Talk:MARS voting

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Proposed move to "User" space

Hi User:Casimir! Thanks for contributing to electowiki! Is the "MARS voting" method something devised yourself, or is this a method that others helped you with? If it's your method, I think we should move the description to "User:Casimir/MARS voting" until you're able to build broader support for the method. Would you mind if one of the administrators of electowiki did that for you? -- RobLa (talk) 08:56, 18 February 2021 (UTC)

It's something I devised in discussion with others. At first I wanted to create a user page, but then someone independently suggested to create an article here. For now I'm mostly indifferent if it is an article or user page. I also noticed that I published to early as there are still some aspects unfinished. --Casimir (talk) 21:01, 20 February 2021 (UTC)

Algorithm changes

Attn User:Casimir, the MARS application has been updated to reflect both the rename and to add a check for cycles. I'd like to keep this section for tracking consistency between the described algorithm and the program. --Ŝan (talk) 17:33, 23 February 2021 (UTC)

Tie handling

Ties complicate things; I suggest amending the algorithm to describe how they're handled.

There are three tie situations:

  1. There's a cycle, and there's a tie in the pure score (I'm not sure this can happen; I haven't found a sample data set for this yet).
  2. There's a tie in the adjusted score.
  3. There's a tie in both the adjust score as well as the pure score.

I suggest the following changes:

  • In the first case, this is a hard tie with no possible winner.
  • In the second case, determine the winner by the pure score.
  • In the third case, this is a hard tie with no possible winner.

It complicates the algorithm; I've updated the program code and added sample cases in the repository (`input-1*.csv`)

Here is an example for the first tied case.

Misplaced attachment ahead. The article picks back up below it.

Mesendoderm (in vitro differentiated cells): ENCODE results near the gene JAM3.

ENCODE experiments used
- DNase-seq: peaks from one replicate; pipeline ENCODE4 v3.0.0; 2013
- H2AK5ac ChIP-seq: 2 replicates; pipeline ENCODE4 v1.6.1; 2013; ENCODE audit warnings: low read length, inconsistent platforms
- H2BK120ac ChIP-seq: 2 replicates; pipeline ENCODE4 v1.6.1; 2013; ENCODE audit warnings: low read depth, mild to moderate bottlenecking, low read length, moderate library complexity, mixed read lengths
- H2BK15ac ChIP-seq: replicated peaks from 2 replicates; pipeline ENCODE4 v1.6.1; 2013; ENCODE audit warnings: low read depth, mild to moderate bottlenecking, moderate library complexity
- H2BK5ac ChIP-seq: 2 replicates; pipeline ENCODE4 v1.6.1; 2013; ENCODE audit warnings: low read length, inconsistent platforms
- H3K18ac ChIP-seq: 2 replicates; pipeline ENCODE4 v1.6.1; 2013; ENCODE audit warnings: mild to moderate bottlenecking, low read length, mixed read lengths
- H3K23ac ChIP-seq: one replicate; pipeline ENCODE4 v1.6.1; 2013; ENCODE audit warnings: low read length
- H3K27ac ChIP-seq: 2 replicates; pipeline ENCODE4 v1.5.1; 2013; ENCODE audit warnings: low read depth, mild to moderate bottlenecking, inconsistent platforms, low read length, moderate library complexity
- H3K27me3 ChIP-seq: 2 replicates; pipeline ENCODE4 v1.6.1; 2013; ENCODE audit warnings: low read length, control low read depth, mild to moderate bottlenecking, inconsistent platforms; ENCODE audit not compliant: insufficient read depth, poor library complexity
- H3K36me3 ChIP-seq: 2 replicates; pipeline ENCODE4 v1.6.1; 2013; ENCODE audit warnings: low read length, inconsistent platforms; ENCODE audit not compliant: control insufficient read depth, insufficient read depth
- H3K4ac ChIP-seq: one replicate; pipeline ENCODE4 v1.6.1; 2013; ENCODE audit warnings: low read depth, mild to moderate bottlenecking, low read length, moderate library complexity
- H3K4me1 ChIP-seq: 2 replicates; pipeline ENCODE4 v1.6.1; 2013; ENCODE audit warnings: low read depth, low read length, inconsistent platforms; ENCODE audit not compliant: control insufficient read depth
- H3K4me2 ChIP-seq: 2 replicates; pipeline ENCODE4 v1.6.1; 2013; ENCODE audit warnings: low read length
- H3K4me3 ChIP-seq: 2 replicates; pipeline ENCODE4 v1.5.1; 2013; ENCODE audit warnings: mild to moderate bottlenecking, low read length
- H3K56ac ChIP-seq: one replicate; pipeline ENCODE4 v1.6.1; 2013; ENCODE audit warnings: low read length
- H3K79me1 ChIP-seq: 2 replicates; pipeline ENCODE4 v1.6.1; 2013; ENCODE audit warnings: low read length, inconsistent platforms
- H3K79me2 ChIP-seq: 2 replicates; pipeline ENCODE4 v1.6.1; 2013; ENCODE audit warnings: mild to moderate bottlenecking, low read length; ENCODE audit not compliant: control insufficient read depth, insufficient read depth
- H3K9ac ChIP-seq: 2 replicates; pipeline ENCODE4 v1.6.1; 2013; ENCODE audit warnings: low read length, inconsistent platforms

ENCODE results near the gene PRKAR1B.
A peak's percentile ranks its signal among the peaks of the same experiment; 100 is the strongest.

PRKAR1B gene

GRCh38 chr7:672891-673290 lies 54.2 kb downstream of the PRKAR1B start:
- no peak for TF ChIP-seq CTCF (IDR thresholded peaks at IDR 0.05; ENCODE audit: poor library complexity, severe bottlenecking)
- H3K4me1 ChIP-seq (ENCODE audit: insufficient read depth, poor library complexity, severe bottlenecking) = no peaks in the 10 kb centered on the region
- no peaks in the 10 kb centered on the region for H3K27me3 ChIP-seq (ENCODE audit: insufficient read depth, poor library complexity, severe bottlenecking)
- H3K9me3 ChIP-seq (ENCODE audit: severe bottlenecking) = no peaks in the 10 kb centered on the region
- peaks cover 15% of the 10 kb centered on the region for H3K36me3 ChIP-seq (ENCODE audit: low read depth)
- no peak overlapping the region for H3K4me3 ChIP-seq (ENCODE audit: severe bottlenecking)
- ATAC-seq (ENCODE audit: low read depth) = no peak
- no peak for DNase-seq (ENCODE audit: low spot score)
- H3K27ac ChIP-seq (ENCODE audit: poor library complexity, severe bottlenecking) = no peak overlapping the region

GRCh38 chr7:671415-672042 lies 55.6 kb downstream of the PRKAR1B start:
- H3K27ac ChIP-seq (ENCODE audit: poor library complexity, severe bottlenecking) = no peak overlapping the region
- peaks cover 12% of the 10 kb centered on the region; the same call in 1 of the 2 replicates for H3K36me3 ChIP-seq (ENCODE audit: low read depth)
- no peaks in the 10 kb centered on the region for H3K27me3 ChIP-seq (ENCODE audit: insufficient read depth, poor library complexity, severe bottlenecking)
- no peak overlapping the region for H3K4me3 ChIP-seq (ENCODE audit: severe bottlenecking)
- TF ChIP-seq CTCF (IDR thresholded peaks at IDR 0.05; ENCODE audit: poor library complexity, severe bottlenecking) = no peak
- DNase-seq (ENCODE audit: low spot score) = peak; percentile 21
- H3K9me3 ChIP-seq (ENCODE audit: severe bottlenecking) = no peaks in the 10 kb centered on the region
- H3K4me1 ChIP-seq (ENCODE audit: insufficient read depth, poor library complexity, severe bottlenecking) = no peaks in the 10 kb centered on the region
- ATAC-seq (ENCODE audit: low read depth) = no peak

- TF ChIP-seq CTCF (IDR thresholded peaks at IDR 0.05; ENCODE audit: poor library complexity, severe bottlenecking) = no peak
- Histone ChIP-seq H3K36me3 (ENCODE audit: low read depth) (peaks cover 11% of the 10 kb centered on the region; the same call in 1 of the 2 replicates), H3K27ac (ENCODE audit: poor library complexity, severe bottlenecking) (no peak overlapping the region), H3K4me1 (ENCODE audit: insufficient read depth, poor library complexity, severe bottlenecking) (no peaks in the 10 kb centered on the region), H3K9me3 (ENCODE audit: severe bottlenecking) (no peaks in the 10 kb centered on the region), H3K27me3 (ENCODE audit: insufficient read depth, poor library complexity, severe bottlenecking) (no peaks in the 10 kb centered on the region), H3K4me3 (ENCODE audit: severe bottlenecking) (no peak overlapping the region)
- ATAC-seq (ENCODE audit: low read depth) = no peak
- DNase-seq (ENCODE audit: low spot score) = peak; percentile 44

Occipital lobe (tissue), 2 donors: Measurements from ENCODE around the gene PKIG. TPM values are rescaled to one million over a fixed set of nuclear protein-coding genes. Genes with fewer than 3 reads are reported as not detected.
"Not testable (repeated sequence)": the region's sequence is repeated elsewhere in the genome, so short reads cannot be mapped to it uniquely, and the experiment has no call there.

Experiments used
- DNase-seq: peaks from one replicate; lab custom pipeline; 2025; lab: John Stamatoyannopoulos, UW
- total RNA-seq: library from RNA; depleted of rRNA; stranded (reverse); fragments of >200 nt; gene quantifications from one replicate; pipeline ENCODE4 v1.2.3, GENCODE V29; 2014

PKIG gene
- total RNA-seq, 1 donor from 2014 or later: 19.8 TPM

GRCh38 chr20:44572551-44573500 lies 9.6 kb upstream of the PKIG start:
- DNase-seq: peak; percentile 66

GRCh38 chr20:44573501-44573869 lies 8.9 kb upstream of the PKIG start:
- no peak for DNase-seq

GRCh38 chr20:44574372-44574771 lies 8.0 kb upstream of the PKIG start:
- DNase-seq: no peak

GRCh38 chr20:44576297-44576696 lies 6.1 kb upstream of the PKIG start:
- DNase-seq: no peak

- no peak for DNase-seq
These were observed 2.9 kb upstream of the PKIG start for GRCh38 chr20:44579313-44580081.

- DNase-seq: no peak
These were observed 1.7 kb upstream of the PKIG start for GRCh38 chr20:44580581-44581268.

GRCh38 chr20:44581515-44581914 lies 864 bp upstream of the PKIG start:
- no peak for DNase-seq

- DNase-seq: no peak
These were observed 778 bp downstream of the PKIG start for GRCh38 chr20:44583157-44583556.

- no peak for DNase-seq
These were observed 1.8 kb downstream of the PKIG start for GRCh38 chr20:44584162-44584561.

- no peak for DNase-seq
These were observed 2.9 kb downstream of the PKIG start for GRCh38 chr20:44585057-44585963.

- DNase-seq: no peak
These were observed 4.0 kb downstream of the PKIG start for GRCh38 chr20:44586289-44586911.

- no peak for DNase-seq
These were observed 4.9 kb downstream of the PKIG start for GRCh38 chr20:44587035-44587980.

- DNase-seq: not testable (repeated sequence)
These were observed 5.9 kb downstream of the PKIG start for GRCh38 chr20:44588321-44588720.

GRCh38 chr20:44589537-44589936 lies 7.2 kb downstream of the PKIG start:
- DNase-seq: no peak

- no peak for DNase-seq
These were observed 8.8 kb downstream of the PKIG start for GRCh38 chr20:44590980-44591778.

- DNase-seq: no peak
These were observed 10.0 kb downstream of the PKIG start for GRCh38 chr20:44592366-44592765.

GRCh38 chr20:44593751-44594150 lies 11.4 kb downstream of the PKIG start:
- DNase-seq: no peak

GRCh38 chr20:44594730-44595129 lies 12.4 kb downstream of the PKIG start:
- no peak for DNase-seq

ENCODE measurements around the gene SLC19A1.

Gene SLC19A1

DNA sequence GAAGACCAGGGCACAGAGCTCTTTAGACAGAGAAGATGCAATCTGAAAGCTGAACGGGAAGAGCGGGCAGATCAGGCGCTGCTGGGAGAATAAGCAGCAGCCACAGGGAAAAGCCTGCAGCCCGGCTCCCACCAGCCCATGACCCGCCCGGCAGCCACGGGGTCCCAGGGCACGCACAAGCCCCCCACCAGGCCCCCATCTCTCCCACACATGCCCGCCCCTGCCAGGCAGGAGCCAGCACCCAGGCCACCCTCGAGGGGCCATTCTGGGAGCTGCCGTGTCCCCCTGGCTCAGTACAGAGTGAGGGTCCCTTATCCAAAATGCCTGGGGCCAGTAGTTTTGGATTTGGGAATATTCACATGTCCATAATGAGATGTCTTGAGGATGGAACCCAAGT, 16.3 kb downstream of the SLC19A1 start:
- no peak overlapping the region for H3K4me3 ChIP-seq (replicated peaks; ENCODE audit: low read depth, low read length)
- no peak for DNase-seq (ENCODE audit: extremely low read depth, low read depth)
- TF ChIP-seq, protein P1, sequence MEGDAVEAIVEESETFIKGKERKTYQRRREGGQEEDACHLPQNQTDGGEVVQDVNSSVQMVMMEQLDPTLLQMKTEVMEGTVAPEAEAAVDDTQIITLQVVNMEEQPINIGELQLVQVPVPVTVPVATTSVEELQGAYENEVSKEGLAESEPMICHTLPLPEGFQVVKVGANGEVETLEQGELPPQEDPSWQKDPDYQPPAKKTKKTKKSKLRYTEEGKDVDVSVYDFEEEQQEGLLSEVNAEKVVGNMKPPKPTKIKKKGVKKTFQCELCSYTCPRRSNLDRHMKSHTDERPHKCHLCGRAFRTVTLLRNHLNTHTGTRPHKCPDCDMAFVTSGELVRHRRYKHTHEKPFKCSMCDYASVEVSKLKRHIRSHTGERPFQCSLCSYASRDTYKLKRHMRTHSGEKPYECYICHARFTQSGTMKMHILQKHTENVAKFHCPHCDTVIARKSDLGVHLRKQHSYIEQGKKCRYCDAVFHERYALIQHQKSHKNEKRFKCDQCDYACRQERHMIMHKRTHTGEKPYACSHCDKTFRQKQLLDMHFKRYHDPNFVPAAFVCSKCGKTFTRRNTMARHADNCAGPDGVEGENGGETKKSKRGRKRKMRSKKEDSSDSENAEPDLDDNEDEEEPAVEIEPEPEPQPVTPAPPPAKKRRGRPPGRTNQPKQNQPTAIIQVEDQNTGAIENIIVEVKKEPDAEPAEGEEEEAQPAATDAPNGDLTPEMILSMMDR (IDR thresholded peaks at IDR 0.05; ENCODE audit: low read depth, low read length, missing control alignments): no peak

Voters 11 11 10 1 score
A 10 8 9 1 289
B 9 10 8 0 289
C 8 9 10 0 287
If we ignore candidate C - which is what STAR would do - then A clearly wins by preference. So I think it's fair to say, in the case of a cycle tied by score, the tie is resolved by preference.
The second case is interesting as it can be anything from almost the same score and almost equal fractions in the population (almost case 3), to vastly different scores and preference that just happen to cancel out. Note that this isn't about picking the final winner, but one step with possibly more steps to follow.
Voters 1 1 1 1 1
A 1 1 1 0 0
B 0 0 0 4 4
Since B is the score winner, we start with B and then find the tie with A. As we just compared every candidate to B we could stop here (chose B), or check wether any candidate could beat A. This could either lead to a chain which eventually terminates, or a cycle in which we would choose B again. There could be a candidate C so that C>A and C>B. In order to find it, we have to choose A as the winner in the first round. So for consistency and precision I think it is better to assume the majority winner in a tie and do these extra counts to find the best winner. Therefor we go with the majority winner in both cases.
The third case would be a true tie. But if you give the chance of a tie in a voting method a value T from 0 (never) to 1 (always) then the chance of such a tie occurring it the chance of a tie in score times the chance of tie in a 1 on 1 match. T(MARS) = T(score) x T(1on1). Both of those are already small. Therefor ties like this would be extremely rare.--Casimir (talk) 08:46, 24 February 2021 (UTC)